With over 100 climate-related software solutions to optimize the accounting and reporting process, it is challenging to know which to select and where to begin. We can assist in exploring available tools, making a best-fit selection, and then onboarding the right piece of technology for your business. 

Looking beyond emission quantification, another important topic that I discussed during the panel was scope 3 emission reduction strategy. Organizations looking at getting started on scope 3 emissions reductions can consider the following four strategies:

  • Internal policy innovation (e.g. business travel policies)
  • Product design innovation (e.g. making design changes to reduce emissions from customer product use)
  • Customer engagement (e.g. buy-back programs)
  • Supplier engagement (e.g. educating suppliers on renewable energy procurement or other emission reduction projects) 

The 3Degrees team at Reuters Transform Supply Chains USA Conference in Chicago.

Supplier Engagement

Supplier engagement strategies were a recurring theme at the conference. Corporates are mostly engaging with tier 1 (those that supply the company directly) and tier 2 (direct suppliers to their tier 1) suppliers, and that traceability down to the lower tier suppliers will likely become a requirement in coming years. Effective supplier engagement programs are typically geared toward suppliers with a high emissions impact or those that make up a sizable portion of the company’s spend. Many organizations discussed feedback received from their suppliers, which uncovered a need for uniformity in requesting supply chain data and support in providing emission reduction strategies.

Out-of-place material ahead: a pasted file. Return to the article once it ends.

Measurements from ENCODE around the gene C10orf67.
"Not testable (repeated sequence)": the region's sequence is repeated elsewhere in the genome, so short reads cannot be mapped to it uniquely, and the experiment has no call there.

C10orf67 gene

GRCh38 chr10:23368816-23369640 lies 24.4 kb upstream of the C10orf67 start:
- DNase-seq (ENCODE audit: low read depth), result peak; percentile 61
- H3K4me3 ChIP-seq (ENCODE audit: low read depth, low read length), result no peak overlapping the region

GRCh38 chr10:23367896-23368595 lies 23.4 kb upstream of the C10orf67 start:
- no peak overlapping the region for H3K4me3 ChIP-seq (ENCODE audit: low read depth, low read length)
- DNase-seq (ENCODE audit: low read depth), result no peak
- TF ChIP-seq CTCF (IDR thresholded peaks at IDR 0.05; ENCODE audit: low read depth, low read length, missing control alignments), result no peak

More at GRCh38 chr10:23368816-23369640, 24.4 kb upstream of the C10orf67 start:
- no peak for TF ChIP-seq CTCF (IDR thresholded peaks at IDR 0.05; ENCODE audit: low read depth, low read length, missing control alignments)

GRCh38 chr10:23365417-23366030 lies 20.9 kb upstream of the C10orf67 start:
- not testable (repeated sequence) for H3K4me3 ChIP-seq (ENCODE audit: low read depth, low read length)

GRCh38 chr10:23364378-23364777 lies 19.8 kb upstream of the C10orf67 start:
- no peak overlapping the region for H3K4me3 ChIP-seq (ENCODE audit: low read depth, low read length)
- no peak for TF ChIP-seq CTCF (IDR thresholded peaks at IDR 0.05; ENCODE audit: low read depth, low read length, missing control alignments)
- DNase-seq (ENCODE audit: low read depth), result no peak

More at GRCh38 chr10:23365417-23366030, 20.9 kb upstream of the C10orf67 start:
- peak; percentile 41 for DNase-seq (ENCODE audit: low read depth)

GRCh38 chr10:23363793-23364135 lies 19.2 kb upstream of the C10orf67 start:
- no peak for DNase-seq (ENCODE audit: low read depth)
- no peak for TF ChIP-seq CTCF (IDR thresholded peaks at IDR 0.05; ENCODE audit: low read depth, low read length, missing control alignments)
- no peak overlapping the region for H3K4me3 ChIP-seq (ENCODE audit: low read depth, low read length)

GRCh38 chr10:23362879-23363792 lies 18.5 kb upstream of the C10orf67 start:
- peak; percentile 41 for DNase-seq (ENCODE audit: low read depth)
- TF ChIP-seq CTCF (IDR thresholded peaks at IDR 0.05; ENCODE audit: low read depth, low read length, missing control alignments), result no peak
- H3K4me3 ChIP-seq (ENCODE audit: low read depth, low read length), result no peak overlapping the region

Across industries, supplier energy usage is a major scope 3 hotspot and a tangible area for supplier engagement. It’s important to understand how much electricity suppliers use to manufacture purchased products and the grid emission factor for that region. In addressing this area of emissions, companies can provide suppliers with educational materials for quantifying emissions, setting science-based targets, and procuring renewable energy that is available locally.

Another supplier engagement starting point discussed at the conference was related to companies that purchase animal products. Suppliers of beef or dairy can reduce emissions by changing manure management practices to reduce methane or changing grazing practices to increase soil carbon sequestration. Approaches such as these can significantly reduce supplier operational emissions and ultimately result in a revised supplier-specific emission factor for the sourcing brand. Our Carbon Markets team works with farms and ranchers on the ground to set up projects, monitor progress, and help brands with claims guidance surrounding the projects’ emissions reductions.

How We Help

There is a reason scope 3 gets a lot of attention—it is the least understood source of emissions and the most challenging to address. Despite this, organizations shouldn’t be afraid to dig into this portion of their business’ operational activity. 3Degrees can help your organization calculate a greenhouse gas emissions inventory, select a greenhouse gas emissions quantification software, manage scope 3 data, design a supplier engagement strategy that’s right for your organization, and engage with suppliers to reduce emissions in your supply chain. 

If you’re interested in better understanding your organization’s scope 3 footprint, or for guidance in the complex process of greenhouse gas reduction, please get in touch today.